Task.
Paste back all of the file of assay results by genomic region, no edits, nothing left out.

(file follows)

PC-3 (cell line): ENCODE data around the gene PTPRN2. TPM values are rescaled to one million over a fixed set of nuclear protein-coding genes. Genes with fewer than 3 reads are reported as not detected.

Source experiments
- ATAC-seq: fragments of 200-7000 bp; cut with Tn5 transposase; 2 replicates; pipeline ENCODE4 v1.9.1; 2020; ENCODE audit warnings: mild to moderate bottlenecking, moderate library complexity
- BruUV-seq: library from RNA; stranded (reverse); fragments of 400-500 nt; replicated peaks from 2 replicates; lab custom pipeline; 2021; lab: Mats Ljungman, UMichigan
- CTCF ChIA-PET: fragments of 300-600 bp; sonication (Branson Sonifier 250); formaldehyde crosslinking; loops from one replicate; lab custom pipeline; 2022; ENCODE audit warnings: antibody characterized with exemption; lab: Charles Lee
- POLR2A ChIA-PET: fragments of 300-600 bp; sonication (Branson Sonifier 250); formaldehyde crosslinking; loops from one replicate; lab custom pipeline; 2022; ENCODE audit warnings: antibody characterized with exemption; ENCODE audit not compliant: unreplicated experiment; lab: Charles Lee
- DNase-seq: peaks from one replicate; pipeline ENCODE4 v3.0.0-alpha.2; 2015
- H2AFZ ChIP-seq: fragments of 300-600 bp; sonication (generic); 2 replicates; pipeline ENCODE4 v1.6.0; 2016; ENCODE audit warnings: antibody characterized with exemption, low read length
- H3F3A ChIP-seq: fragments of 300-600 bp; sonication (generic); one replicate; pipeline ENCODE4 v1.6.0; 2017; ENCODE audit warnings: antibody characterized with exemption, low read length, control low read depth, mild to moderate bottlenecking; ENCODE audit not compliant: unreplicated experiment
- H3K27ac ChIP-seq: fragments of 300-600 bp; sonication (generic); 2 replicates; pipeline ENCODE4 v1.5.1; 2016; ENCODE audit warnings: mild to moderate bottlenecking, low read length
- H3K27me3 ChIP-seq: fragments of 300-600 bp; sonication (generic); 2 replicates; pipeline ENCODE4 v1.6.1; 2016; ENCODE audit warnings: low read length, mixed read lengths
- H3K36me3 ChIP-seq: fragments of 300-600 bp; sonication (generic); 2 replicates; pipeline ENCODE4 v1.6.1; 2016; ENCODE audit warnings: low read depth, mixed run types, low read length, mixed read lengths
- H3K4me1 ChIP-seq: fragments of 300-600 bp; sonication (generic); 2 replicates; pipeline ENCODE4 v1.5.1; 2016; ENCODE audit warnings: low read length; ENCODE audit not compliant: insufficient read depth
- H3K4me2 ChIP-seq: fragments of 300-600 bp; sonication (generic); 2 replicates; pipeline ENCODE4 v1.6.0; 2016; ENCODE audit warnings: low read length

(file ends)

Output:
PC-3 (cell line): ENCODE data around the gene PTPRN2. TPM values are rescaled to one million over a fixed set of nuclear protein-coding genes. Genes with fewer than 3 reads are reported as not detected.

Source experiments
- ATAC-seq: fragments of 200-7000 bp; cut with Tn5 transposase; 2 replicates; pipeline ENCODE4 v1.9.1; 2020; ENCODE audit warnings: mild to moderate bottlenecking, moderate library complexity
- BruUV-seq: library from RNA; stranded (reverse); fragments of 400-500 nt; replicated peaks from 2 replicates; lab custom pipeline; 2021; lab: Mats Ljungman, UMichigan
- CTCF ChIA-PET: fragments of 300-600 bp; sonication (Branson Sonifier 250); formaldehyde crosslinking; loops from one replicate; lab custom pipeline; 2022; ENCODE audit warnings: antibody characterized with exemption; lab: Charles Lee
- POLR2A ChIA-PET: fragments of 300-600 bp; sonication (Branson Sonifier 250); formaldehyde crosslinking; loops from one replicate; lab custom pipeline; 2022; ENCODE audit warnings: antibody characterized with exemption; ENCODE audit not compliant: unreplicated experiment; lab: Charles Lee
- DNase-seq: peaks from one replicate; pipeline ENCODE4 v3.0.0-alpha.2; 2015
- H2AFZ ChIP-seq: fragments of 300-600 bp; sonication (generic); 2 replicates; pipeline ENCODE4 v1.6.0; 2016; ENCODE audit warnings: antibody characterized with exemption, low read length
- H3F3A ChIP-seq: fragments of 300-600 bp; sonication (generic); one replicate; pipeline ENCODE4 v1.6.0; 2017; ENCODE audit warnings: antibody characterized with exemption, low read length, control low read depth, mild to moderate bottlenecking; ENCODE audit not compliant: unreplicated experiment
- H3K27ac ChIP-seq: fragments of 300-600 bp; sonication (generic); 2 replicates; pipeline ENCODE4 v1.5.1; 2016; ENCODE audit warnings: mild to moderate bottlenecking, low read length
- H3K27me3 ChIP-seq: fragments of 300-600 bp; sonication (generic); 2 replicates; pipeline ENCODE4 v1.6.1; 2016; ENCODE audit warnings: low read length, mixed read lengths
- H3K36me3 ChIP-seq: fragments of 300-600 bp; sonication (generic); 2 replicates; pipeline ENCODE4 v1.6.1; 2016; ENCODE audit warnings: low read depth, mixed run types, low read length, mixed read lengths
- H3K4me1 ChIP-seq: fragments of 300-600 bp; sonication (generic); 2 replicates; pipeline ENCODE4 v1.5.1; 2016; ENCODE audit warnings: low read length; ENCODE audit not compliant: insufficient read depth
- H3K4me2 ChIP-seq: fragments of 300-600 bp; sonication (generic); 2 replicates; pipeline ENCODE4 v1.6.0; 2016; ENCODE audit warnings: low read length